The aim of the Catholic Worker movement is to live in accordance with the justice and charity of Jesus Christ. . . . This aim requires us to begin living in a different way. We recall the words of our founders, Dorothy Day who said, ‘God meant things to be much easier than we have made them,’ and Peter Maurin who wanted to build a society ‘where it is easier for people to be good.’”
the aims and means of the catholic worker


Whose Confession?

Forty-five years after the publication of Michael Garvey’s “Confessions of a Catholic Worker,” Larry Chapp has written his own “Confession.” But his attempt to link the theology of Joseph Ratzinger and Hans Urs von Balthasar to the vision of Dorothy Day and Peter Maurin is far off the mark, writes Brian Terrell.
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On Its 40th Anniversary, a New Intro for “Reluctant Resister”

On the 40th anniversary of “Reluctant Resister,” a collection of L.A. Catholic Worker Jeff Dietrich’s letters from prison, the book has been republished with a new Introduction, reprinted here with the permission of the author. This article first appeared in the April 2023 edition of the Catholic Agitator, newspaper of the L.A., Catholic Worker.
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Heard Around the Catholic Worker (#7)

In this issue: The Nation runs a long piece on the state of the movement; two new Catholic Worker communities now listed, bringing number of CW communities to 177; Iowa City raises $30,000 for new living space; Great Turning signs purchase agreement for second house; Chapp publishes “Confession of a Catholic Worker; death of Tampa CW co-founder Ann Doyle; Casa Maria preaches Christian nonviolence to gun owners; a conversation about voting; and more.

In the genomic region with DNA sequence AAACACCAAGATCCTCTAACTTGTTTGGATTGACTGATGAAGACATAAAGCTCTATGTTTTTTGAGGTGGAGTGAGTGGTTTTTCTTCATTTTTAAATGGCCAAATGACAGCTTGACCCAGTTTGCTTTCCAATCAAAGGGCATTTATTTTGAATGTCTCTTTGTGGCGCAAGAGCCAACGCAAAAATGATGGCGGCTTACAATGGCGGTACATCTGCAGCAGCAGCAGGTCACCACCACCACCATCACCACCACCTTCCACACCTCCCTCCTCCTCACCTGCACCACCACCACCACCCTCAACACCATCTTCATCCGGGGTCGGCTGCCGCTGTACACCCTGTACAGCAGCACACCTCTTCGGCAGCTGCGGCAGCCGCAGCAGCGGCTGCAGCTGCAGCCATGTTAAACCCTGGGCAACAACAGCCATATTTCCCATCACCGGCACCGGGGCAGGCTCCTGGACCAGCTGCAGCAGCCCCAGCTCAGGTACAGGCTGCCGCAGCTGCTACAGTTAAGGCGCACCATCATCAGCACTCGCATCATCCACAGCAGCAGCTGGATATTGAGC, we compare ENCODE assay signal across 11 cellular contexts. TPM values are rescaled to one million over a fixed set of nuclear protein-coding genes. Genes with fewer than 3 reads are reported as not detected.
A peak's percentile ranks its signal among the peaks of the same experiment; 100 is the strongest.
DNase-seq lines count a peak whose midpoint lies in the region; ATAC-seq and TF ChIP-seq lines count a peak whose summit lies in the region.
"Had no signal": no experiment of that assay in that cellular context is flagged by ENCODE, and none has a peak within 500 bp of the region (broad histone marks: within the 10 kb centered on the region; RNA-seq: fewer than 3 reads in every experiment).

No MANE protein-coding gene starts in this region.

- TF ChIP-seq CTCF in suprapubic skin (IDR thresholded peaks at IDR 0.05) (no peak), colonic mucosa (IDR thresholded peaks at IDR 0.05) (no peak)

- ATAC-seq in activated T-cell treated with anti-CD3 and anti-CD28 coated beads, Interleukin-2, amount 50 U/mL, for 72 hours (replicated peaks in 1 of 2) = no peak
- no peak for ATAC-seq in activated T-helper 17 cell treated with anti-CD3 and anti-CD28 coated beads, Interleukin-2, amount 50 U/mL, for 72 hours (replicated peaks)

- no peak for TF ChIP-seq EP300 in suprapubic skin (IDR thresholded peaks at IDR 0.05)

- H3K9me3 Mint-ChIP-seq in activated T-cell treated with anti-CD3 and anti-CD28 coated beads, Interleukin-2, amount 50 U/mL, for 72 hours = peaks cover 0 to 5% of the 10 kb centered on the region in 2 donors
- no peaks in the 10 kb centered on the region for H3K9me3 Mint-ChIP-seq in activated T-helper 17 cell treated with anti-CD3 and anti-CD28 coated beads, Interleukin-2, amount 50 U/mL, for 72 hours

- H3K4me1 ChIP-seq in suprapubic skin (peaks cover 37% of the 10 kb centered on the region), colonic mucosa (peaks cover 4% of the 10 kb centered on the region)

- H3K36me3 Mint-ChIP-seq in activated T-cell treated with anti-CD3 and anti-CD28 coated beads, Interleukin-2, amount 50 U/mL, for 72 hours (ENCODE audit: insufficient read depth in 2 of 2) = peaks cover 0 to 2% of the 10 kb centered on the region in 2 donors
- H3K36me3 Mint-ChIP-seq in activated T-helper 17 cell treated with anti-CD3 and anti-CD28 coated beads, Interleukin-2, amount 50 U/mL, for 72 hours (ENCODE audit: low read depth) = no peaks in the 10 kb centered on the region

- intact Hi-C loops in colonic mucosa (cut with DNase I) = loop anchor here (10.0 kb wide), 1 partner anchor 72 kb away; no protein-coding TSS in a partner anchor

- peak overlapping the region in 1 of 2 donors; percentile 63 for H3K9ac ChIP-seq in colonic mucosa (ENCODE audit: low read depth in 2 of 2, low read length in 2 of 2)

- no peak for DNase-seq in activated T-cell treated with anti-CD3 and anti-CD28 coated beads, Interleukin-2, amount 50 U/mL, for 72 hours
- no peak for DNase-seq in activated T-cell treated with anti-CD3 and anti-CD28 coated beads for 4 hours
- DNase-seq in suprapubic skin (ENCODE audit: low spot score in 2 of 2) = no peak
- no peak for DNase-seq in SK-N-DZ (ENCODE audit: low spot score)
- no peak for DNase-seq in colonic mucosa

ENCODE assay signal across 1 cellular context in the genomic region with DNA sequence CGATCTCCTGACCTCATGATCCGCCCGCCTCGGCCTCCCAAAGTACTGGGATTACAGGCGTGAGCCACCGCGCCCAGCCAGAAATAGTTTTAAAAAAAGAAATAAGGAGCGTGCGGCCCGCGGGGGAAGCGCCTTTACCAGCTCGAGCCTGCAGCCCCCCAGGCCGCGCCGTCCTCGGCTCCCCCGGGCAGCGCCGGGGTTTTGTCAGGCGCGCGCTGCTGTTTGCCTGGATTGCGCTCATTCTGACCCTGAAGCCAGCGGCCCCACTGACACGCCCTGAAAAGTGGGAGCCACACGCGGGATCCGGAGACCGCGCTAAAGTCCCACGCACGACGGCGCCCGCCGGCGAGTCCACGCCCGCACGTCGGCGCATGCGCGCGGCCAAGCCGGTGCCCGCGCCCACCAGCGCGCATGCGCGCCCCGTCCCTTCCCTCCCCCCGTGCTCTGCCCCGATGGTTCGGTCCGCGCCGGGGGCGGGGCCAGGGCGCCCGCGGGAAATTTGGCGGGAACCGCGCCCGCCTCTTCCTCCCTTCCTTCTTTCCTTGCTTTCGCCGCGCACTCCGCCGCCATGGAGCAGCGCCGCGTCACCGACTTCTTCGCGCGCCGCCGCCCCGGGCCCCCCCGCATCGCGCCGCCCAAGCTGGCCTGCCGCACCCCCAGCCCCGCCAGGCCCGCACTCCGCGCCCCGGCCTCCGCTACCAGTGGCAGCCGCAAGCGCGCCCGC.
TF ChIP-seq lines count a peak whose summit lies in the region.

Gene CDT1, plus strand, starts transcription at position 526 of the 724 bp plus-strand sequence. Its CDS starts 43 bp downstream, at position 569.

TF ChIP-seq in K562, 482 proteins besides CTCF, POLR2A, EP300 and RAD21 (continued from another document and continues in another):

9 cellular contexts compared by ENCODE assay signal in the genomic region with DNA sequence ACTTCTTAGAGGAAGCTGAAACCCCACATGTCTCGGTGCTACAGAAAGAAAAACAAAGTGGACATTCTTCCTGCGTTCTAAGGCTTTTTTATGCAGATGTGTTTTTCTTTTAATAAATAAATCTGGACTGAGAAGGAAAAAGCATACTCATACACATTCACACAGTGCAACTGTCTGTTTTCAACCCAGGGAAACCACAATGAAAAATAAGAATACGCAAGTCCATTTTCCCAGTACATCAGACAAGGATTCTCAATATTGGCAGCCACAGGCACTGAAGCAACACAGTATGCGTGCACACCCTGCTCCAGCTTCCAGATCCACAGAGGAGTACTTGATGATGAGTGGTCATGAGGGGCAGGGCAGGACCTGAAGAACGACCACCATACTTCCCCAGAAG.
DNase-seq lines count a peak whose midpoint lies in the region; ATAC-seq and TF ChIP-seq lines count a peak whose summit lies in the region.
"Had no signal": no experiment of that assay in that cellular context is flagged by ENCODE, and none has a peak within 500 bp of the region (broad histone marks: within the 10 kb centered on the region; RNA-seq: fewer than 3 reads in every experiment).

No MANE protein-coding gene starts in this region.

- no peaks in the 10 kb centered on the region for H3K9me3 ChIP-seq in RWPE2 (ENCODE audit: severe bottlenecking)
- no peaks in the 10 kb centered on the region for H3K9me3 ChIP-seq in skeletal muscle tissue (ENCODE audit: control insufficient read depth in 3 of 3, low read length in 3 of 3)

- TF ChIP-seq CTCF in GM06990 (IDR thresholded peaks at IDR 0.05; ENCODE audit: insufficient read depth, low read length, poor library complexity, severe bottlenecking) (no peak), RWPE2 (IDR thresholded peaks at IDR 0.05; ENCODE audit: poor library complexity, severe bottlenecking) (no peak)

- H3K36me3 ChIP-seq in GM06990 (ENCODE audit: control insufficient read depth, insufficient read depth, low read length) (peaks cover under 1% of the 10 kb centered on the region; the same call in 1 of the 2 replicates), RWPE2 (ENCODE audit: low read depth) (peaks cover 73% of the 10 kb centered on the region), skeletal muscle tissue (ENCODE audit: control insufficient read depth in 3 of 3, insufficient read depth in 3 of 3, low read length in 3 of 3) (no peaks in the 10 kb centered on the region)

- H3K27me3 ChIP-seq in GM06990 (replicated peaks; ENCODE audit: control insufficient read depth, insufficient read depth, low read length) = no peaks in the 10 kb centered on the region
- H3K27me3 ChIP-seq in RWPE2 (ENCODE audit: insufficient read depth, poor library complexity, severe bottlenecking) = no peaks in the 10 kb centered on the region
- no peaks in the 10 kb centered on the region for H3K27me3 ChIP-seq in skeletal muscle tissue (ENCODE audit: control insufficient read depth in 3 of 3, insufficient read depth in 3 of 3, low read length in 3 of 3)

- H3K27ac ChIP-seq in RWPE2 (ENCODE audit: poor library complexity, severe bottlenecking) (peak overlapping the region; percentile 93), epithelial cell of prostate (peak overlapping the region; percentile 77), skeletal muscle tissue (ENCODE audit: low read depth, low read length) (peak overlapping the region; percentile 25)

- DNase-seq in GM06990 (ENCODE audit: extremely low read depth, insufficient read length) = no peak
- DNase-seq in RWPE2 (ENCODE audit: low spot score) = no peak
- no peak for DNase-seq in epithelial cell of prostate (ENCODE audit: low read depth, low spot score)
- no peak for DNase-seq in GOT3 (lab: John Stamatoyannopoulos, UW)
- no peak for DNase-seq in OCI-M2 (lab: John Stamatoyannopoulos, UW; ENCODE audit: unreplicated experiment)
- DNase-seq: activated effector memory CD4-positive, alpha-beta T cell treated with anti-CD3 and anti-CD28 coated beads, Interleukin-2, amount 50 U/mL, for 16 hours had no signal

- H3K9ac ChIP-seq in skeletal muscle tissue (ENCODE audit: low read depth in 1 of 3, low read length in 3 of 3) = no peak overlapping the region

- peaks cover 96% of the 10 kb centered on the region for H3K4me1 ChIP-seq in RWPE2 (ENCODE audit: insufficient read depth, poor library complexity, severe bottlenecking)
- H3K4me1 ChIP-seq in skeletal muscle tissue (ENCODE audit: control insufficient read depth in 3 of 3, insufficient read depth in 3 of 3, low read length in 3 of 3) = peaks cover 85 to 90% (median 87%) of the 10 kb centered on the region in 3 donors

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Upcoming Catholic Worker Events



What is the Catholic Worker?

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This essay was written by Jim Forest on the Catholic Worker Movement for The Encyclopedia of American Catholic History to be published by the Liturgical Press. Jim Forest, once a managing editor of The Catholic Worker, is the author of Love is the Measure: a Biography of Dorothy Day; and Living With Wisdom: a Biography of Thomas Merton. Both are published by Orbis.

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May Day, 1933

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An account of the birth of the Catholic Worker Movement on May 1, 1933, in New York City’s Union Square, from the opening paragraphs of “All Is Grace: a Biography of Dorothy Day,” by Jim Forest. “Dorothy found more bewilderment than enthusiasm from those who had the paper thrust into their hands. They all knew The Daily Worker, a Communist paper that was a militant supporter of unions and strikes. But a radical paper, a paper for workers, put out by Catholics?”
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